In the 1,100-year history of Byzantium, emperors did as well have some time spent fighting in wars, some had the great skill fighting in it themselves, and 4 of these emperors died in battle. First, Emperor Julian was fatally wounded in the Battle of Ctesiphon against the Sassanid Persians in 363 dying shortly afterwards. Just a few years later, the emperor Valens was killed in the Battle of Adrianople by the Goths and his body was never found. In 811, in the Battle of Pliska against the Bulgarians, Emperor Nikephoros I was killed and his skull was turned into the drinking cup of the Bulgarian khan, Krum. Lastly, at the Siege of Constantinople in 1453, the last Byzantine emperor Constantine XI died in battle against the Ottomans and like Valens, his body was never found, some say he didn’t actually die but just disappeared from battle. Many emperors of the Macedonian Dynasty ruling from 867-1056 were great soldiers and military leaders including Nikephoros II Phokas, John I Tzimiskes, and Basil II the Bulgar Slayer. Before becoming emperor in 963, Nikephoros Phokas as a general during the Byzantine siege of Arab held Chandax in Crete from 960-61, he used other tactics to scare off his enemy, first by catapulting a lame but living donkey into the city, and then catapulting the heads of decapitated Arabs from the countryside to scare of the townspeople as they would notice their relatives’ heads. John I Tzimiskes (r. 969-976), who was emperor after Nikephoros II, according to the chronicler Leo the Deacon, despite being short was strong enough to leap from horse to horse while the horses were running, he could also shoot an arrow through a ring, and strike a leather ball into a cup without damaging it as he was riding at full speed. The emperor who apparently had great skill in battle was Alexios I Komnenos (r. 1081-1118) according to the Alexiad by his daughter Anna Komnene, during the Battle of Dyrrachion on October 18, 1081 was defeated by the Norman forces of Robert Guiscard but was able to escape battle with his life even if being surrounded by the enemy. Alexios was able to defend himself by severing the arm of one assailant and then leaning back against his horse’s saddle as one Norman tried to strike his head which only cut the strap of his helmet, then as they threw spears at him, he leaped up to a rock and jumped to his horse making his escape. 10 years later, Alexios I defeated and nearly wiped out the northern horse-riding barbarians known as the Pechenegs- known as Scythians to the Byzantines- in the Northern Balkans on the last day of April leading to the famous saying among the Constantinopolitans: “But for one day, the Scythians didn’t see the month of May”. In the 13th century, the philosopher Nikephoros Blemmydes questions the usefulness of war related games like Polo which trainers of the sport believe that the sport made soldiers more dexterous, but aside from Polo, trainers believed that the Byzantine version of the Ancient Greek game Askoliasmos helped in increasing soldiers’ balance as they had to jump around standing on inflated sacks with only one leg.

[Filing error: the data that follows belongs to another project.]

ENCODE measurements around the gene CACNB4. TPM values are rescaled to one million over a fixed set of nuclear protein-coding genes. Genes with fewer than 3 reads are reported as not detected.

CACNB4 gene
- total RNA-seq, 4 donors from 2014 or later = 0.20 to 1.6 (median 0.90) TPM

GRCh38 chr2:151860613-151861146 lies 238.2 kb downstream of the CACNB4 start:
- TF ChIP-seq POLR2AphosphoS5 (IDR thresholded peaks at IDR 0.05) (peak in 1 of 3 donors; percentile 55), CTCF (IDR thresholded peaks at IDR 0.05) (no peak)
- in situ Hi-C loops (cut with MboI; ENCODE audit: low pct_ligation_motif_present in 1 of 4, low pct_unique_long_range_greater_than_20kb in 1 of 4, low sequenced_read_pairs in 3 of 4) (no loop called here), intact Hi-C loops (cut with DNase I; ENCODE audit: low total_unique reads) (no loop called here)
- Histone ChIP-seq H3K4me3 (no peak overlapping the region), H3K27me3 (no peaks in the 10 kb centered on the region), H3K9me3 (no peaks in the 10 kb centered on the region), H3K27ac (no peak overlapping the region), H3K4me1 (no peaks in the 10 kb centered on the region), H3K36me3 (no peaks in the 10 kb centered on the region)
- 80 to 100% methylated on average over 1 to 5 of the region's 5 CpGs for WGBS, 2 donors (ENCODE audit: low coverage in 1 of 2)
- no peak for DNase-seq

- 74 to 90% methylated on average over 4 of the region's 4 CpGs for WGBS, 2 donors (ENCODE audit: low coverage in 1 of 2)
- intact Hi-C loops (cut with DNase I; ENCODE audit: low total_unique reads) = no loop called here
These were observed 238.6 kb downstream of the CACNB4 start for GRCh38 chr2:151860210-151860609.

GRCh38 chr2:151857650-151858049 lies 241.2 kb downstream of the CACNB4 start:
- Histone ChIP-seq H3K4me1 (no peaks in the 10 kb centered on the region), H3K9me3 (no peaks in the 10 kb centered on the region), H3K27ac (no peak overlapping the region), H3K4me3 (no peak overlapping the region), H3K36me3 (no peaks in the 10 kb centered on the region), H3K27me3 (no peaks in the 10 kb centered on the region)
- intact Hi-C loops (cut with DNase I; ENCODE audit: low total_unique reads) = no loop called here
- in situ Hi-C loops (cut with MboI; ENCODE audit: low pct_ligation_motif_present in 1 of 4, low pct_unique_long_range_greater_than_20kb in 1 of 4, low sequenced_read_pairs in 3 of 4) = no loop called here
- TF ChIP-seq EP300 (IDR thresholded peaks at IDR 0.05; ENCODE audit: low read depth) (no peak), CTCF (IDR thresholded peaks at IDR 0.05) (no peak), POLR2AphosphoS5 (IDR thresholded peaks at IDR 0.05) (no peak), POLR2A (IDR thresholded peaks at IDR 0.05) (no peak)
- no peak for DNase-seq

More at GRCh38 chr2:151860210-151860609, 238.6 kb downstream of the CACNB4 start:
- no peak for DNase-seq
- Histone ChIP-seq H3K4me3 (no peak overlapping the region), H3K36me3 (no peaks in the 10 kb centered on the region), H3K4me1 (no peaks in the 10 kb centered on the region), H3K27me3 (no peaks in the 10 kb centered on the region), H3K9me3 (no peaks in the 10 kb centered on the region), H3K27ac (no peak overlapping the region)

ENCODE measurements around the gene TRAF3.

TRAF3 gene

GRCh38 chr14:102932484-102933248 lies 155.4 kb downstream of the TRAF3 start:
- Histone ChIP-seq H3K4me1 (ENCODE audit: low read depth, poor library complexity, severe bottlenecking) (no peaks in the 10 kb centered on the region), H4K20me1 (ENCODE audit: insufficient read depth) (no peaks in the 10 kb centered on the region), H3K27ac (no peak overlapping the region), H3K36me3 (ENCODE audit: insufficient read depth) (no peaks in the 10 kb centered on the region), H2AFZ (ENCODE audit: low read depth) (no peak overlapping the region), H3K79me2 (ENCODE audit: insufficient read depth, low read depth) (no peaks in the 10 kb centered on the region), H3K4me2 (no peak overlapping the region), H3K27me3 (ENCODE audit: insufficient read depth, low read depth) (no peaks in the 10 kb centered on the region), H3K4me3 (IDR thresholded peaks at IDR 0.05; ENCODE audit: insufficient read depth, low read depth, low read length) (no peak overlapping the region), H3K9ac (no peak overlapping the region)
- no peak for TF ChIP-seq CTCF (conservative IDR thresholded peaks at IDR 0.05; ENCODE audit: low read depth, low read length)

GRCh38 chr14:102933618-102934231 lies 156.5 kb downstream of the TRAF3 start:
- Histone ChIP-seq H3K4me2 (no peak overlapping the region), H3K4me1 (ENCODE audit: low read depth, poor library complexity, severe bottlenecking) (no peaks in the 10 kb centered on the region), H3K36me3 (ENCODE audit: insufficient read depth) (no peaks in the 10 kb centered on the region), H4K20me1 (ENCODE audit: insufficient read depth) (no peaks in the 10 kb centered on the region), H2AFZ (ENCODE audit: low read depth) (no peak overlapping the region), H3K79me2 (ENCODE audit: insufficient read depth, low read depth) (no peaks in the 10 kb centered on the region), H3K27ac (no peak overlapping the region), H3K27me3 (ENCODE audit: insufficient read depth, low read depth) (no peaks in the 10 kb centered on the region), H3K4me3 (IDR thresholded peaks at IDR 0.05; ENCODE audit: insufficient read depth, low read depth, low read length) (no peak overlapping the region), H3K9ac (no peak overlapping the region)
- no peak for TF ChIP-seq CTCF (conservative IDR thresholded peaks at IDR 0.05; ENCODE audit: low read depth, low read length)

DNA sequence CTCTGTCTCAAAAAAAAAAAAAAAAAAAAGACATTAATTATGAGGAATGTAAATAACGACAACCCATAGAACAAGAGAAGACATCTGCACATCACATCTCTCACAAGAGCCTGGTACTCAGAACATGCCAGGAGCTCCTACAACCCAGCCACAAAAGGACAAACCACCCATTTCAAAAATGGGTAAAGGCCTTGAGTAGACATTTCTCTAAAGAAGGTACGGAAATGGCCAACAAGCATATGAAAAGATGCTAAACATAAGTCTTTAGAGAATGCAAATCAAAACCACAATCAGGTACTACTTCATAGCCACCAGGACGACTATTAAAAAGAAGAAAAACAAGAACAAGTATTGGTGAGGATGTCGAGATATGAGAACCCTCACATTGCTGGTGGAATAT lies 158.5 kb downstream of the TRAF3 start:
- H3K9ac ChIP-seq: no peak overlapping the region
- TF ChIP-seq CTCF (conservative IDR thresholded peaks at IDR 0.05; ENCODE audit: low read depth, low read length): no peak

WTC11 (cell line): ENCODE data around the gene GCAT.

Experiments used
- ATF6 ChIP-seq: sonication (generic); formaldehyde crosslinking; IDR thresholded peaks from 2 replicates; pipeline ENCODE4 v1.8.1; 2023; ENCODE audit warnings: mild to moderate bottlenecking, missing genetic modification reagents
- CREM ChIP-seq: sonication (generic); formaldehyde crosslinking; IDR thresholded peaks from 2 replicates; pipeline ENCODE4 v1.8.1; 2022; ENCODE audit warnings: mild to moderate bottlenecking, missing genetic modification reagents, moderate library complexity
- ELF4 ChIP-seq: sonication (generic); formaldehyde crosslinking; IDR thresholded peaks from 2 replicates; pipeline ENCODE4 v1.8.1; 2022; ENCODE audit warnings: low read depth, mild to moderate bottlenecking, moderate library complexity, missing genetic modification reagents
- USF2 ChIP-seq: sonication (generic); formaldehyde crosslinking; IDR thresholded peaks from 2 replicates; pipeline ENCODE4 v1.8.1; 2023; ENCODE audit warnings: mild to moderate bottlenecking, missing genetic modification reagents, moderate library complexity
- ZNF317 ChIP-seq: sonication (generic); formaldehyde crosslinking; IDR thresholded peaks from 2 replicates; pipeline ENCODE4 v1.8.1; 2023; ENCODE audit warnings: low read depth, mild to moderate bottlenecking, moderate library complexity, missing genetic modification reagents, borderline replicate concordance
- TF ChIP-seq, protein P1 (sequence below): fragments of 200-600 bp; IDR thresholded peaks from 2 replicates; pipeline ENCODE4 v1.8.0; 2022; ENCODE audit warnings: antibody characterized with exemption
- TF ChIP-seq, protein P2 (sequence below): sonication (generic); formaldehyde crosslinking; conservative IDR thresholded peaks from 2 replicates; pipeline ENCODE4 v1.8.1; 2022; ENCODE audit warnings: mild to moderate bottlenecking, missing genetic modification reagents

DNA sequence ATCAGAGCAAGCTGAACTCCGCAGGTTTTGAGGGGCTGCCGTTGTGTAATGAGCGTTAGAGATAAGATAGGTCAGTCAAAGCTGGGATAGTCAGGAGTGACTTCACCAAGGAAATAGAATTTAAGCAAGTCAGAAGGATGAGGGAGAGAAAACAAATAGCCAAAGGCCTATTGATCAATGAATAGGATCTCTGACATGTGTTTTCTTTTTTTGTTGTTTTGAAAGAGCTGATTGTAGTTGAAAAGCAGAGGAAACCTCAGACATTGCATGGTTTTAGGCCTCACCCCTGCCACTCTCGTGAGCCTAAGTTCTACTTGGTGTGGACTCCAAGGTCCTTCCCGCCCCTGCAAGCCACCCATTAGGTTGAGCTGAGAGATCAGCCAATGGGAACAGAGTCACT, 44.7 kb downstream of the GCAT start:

When Luck or the Supernatural Saves the Day